SEOUL, March 19 The Bank of Korea's
nominee-governor, Lee Ju-yeol, a former senior deputy governor
at the central bank, is expected to be appointed by President
Park Geun-hye after a parliamentary hearing on Wednesday.
Lee was questioned on a range of key issues, including South
Korea's household debt, inflation and future monetary policy at
the central bank. Once appointed, Lee will take office April 10.
Following are key remarks from Lee at the hearing,
translated by Reuters:
"Advanced economies seem to be shedding the shock of global
financial crises, whereas now emerging economies are losing
"Should the U.S. Federal Reserve decide to taper its
stimulus again this week, the effect on South Korean markets
will be limited. Markets have already priced this in."
"From an emerging economy's point of view, I hope the U.S.
takes into consideration other countries' situations when it
comes to stimulus tapering. I hope the U.S. looks at the effects
its policy has (on other countries). Meanwhile I believe they
are trimming their stimulus because they have confidence (in
"The Chinese economy has had many struggles from the past.
This is because it carries fundamental issues...but the Chinese
government has done well so far in handling them despite
concerns. The most recent issues raised there (will probably be
solved similiarly) although there may be risks under the
"A decline in the workforce and investments by companies has
dulled growth. South Koreans are concerned whether the economy
will turn into one similar to Japan's economy."
"The biggest problem South Korea's economy faces is that its
potential growth is falling."
"Other big issues that South Korea's economy has are the
polarisation of wealth in the economy and burgeoning household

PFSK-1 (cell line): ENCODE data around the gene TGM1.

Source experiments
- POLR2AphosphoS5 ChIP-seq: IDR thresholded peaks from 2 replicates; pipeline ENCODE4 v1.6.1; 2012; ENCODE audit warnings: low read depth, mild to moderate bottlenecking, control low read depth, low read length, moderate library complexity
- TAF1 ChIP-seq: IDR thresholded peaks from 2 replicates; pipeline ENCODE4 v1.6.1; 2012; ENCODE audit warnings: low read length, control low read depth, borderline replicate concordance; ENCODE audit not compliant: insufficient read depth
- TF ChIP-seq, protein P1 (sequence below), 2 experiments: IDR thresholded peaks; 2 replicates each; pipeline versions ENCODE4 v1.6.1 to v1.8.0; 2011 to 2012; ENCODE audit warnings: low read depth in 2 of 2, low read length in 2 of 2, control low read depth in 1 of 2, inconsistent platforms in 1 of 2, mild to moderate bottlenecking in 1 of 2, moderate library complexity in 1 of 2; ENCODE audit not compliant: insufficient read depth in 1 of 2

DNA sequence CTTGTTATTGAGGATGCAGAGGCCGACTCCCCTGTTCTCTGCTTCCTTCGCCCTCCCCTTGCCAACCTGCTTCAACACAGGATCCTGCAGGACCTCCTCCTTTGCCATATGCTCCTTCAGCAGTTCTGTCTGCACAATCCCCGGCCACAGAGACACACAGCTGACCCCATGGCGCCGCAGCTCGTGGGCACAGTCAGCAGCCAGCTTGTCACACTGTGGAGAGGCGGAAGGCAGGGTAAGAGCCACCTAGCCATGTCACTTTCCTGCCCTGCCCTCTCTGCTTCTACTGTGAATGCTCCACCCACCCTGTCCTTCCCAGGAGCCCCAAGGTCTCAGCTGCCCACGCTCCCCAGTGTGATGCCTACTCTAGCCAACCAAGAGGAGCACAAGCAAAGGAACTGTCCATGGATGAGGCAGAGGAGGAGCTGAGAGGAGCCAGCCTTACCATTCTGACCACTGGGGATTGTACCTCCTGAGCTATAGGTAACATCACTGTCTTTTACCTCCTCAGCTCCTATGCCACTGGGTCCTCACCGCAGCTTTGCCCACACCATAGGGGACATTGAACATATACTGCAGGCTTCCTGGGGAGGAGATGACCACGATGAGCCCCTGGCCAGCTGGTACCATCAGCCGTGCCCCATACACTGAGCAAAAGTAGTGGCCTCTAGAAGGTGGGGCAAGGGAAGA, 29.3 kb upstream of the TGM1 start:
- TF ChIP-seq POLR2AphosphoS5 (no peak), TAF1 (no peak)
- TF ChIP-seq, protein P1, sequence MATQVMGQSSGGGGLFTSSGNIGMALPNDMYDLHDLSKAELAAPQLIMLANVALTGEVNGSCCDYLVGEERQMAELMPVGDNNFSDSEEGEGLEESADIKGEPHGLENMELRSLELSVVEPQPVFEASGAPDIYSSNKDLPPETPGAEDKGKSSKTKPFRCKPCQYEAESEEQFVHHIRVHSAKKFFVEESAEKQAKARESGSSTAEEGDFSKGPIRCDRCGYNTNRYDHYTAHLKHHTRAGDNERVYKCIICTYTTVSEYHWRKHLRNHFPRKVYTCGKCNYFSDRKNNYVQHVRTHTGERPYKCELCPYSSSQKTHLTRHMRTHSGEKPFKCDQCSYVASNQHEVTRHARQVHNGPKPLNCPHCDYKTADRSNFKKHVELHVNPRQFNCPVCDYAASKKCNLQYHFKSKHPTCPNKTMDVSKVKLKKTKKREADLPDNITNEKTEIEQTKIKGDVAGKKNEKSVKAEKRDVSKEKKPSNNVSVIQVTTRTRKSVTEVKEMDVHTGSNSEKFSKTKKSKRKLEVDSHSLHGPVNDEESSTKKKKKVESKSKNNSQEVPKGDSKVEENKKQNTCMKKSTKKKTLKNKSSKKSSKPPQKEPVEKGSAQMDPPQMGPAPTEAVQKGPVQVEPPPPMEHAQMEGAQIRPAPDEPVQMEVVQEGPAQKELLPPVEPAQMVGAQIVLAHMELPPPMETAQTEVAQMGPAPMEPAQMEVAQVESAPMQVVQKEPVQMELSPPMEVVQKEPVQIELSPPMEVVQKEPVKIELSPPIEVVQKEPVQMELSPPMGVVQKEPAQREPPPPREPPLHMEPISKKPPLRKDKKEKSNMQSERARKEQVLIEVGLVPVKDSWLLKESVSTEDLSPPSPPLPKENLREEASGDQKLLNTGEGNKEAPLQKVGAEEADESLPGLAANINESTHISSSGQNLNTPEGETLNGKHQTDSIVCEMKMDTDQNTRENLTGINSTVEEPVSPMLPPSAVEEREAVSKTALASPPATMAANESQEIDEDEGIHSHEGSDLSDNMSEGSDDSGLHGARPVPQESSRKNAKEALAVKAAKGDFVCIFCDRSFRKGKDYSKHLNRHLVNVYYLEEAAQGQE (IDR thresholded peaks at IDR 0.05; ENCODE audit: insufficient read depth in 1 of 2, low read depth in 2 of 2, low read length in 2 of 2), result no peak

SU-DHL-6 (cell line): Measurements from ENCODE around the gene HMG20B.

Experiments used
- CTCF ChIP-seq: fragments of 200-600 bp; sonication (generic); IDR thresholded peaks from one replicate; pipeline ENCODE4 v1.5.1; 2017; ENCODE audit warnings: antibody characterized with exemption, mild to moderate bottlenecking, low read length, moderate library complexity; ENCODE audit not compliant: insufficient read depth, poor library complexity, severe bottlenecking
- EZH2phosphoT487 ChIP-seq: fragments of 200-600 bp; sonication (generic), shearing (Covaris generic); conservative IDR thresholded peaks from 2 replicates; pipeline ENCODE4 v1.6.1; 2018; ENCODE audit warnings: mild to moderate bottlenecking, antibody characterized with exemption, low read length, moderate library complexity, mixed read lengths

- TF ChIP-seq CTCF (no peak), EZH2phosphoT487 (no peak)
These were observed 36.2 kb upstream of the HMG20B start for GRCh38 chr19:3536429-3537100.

"The South Korean economy can no longer run towards just
growth; I believe achievements must be distributed evenly --
that growth and distribution must come in harmony."
"Household debt not only pressures growth but it is
narrowing the extent of the central bank's monetary policy."
"Household debt in the low-income sector is likely better
resolved through government policy and job creation (than
"The central bank has many limits when it comes to household
debt. It is important that the rise of debt does not outpace the
increase of household incomes. In order for incomes to rise,
growth is essential and the central bank must strive for stable
"I think there was a problem with communication with markets
when the central bank lowered rates in May 2013."
"Looking back on the events in 2008, I believe there is
criticism for the Bank of Korea to be had. We raised rates then
as inflation was up to the 4 percent range and expected
inflation was very high. However, we did not know that (the
Lehman crisis) would occur...none of us knew that there would be
such a huge crisis."
"The central bank lost its trust from markets once market
participants felt the Bank of Korea was not acting on its
"I will strive to narrow the gap between the view of the
central bank and markets regarding current economic issues and
"Forward guidance is a policy that we may well refer to. We
are open to looking at utilising this policy, although our
situation is quite different from advanced economies where
forward guidance is currently being used."
CENTRAL BANK INDEPENDENCE:
"It's true that there is a need for cooperation in policy
(between the central bank and the government) in order to
heighten policy effectiveness and improve the economy's growth."
"It is an important goal (that the central bank) keep its
neutrality from (government bureaus) involved in financial
policies...When deciding on monetary policy I plan to keep the
balance between keeping stability in inflation, financial
stability and growth, as the law states."
"My participation in meetings with the Blue House
(presidential palace) will be decided based on the issues
discussed there...I will selectively choose to go to the
meetings based on how the issues are related to monetary policy
and government policies."
"If the central bank keeps changing the inflation target
band, problems with effectiveness could arise."
"Inflation now in the 1-percent range is quite low and out
of our target range from 2.5 to 3.5 percent, but this was
largely attributed to supply factors, which out of the central
"The central bank will keep the current target band because
on a mid-term basis, we expect (inflation will rise to that
"I believe it is serious that despite the fact that we have
an inflation target range, inflation has fallen far outside the
range that it has led to trust issues (with the public and
(Reporting by Christine Kim; Editing by Eric Meijer)